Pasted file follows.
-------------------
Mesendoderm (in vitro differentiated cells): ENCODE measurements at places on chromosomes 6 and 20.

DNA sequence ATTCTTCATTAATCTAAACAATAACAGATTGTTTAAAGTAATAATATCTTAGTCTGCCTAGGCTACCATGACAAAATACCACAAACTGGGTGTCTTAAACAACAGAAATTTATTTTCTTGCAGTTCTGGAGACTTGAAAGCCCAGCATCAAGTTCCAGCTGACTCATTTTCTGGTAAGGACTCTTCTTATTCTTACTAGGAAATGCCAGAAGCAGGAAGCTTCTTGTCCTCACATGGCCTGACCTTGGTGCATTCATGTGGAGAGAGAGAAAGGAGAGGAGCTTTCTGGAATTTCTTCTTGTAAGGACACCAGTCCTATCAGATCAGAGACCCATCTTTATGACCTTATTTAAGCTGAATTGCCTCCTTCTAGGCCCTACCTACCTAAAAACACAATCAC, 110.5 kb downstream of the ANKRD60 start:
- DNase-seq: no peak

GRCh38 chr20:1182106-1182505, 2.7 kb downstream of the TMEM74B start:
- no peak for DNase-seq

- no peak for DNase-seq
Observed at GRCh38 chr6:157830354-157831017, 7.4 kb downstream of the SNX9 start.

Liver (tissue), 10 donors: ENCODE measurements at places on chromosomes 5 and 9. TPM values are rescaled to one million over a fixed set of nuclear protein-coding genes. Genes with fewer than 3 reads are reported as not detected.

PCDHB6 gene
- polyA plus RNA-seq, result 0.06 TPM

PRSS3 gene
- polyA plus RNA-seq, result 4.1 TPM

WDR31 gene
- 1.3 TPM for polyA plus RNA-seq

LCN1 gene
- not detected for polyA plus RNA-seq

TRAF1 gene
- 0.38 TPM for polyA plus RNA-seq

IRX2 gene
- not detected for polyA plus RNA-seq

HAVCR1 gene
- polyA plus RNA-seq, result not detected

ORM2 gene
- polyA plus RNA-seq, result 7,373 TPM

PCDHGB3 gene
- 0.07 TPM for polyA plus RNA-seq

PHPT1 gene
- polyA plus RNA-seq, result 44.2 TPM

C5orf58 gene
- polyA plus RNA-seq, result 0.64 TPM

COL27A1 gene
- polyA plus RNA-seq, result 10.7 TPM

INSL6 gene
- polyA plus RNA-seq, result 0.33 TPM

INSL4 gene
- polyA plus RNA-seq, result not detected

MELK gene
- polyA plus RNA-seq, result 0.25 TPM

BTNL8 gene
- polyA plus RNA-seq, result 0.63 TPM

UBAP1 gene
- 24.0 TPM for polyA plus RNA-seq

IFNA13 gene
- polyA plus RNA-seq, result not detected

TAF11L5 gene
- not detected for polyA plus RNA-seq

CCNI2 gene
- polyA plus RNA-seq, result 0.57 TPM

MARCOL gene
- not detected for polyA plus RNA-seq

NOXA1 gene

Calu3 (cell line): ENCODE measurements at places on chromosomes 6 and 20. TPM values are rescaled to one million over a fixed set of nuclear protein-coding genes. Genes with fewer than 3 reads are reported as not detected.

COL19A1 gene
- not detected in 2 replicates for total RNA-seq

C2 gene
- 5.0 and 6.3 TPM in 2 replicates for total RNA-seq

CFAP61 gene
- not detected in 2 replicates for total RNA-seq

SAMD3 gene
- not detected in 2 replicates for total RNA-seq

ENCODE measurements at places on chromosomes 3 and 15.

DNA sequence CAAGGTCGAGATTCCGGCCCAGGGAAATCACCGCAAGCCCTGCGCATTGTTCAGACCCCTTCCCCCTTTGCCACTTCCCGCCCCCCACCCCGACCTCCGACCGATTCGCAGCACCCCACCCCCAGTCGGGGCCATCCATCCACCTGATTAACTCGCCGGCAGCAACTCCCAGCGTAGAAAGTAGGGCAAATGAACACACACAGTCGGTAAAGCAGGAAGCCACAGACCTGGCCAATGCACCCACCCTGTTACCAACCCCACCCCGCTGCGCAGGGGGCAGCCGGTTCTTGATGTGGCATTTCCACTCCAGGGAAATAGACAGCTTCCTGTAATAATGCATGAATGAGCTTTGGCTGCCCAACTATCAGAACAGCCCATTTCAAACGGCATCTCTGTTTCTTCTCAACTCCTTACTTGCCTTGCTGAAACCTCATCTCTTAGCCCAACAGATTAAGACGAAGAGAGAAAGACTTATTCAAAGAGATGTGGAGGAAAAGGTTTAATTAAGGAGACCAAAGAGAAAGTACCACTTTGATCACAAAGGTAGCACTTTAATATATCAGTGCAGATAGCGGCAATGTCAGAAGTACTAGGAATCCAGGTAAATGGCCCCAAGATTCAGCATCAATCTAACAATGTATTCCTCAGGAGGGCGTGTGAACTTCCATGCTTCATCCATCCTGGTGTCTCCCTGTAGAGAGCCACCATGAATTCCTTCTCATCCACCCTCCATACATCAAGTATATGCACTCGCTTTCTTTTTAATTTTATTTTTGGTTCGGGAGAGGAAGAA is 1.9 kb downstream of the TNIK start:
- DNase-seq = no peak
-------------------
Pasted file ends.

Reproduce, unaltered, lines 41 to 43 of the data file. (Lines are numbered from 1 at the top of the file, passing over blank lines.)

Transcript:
UBAP1 gene
- 24.0 TPM for polyA plus RNA-seq

IFNA13 gene